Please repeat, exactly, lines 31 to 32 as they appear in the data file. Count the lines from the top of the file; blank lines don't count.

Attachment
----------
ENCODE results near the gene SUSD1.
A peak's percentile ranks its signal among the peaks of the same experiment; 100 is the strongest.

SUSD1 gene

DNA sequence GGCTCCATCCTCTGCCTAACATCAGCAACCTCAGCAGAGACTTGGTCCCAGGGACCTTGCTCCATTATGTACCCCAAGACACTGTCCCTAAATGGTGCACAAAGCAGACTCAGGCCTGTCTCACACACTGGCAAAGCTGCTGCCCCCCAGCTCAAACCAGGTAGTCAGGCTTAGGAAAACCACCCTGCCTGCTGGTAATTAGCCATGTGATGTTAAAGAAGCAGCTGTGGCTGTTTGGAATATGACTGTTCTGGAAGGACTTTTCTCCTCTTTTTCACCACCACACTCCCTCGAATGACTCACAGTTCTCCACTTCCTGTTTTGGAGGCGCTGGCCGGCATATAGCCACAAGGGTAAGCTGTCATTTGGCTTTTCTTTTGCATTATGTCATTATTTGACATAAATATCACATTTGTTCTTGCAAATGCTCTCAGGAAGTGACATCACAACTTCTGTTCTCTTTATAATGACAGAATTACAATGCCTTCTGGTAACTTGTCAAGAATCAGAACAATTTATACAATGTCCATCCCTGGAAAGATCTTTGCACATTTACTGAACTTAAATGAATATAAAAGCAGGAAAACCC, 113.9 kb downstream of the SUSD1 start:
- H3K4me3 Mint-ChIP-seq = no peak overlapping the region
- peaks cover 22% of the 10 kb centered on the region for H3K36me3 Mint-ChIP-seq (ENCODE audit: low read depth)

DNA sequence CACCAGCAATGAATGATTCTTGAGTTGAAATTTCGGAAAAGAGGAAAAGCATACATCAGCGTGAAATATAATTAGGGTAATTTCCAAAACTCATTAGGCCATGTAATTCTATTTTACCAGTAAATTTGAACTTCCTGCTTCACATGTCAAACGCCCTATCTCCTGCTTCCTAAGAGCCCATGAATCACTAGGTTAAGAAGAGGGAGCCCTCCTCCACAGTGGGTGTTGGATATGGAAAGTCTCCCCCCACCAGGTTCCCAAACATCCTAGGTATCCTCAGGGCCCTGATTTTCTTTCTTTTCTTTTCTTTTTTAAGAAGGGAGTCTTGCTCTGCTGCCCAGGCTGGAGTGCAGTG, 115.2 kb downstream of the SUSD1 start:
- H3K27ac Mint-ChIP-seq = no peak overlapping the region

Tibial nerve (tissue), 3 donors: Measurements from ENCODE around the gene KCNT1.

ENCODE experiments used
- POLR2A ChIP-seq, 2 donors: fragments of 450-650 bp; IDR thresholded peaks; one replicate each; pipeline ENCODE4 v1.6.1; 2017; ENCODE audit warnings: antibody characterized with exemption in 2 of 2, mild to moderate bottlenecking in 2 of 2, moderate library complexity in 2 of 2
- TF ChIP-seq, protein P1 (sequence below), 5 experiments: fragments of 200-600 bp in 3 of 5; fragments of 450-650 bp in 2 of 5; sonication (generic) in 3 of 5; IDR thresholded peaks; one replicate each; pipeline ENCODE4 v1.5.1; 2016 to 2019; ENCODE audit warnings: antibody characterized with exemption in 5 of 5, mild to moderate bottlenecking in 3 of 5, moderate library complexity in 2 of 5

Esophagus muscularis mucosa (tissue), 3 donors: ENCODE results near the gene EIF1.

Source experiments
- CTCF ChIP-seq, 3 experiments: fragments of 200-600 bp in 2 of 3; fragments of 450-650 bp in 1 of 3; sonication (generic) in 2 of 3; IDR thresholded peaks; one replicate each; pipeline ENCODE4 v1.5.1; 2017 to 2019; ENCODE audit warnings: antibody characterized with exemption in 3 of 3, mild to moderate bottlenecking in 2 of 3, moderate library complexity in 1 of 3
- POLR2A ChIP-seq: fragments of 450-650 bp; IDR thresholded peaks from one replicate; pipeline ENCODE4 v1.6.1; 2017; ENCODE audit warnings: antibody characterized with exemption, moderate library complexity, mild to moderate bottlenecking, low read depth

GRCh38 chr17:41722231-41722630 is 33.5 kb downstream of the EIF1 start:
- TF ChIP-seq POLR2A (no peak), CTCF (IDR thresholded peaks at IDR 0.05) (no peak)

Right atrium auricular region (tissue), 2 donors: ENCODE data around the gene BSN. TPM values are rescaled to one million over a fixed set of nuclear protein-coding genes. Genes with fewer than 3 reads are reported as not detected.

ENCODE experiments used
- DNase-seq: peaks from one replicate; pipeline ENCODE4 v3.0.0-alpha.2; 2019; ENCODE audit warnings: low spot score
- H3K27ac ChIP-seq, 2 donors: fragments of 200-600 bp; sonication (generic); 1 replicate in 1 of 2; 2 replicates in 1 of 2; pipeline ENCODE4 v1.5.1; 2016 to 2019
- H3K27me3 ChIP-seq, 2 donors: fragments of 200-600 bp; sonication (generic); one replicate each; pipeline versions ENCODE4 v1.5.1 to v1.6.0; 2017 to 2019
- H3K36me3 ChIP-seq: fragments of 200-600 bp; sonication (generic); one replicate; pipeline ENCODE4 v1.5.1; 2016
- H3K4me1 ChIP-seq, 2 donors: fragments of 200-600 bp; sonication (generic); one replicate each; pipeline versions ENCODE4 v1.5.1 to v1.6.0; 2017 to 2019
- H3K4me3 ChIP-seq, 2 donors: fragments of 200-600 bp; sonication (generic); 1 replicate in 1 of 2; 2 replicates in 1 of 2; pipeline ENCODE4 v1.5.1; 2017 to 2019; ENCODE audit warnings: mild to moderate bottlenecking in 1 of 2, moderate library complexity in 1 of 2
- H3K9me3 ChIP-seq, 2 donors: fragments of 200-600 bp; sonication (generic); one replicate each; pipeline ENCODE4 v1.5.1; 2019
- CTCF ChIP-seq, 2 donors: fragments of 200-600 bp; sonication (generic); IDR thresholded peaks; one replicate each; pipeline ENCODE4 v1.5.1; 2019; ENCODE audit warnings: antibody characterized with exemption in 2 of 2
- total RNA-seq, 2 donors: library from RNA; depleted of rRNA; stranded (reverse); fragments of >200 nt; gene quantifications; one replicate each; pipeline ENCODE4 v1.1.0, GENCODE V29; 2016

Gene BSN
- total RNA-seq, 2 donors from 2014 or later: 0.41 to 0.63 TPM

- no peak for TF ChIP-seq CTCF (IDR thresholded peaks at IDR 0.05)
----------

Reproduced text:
- total RNA-seq, 2 donors from 2014 or later: 0.41 to 0.63 TPM

- no peak for TF ChIP-seq CTCF (IDR thresholded peaks at IDR 0.05)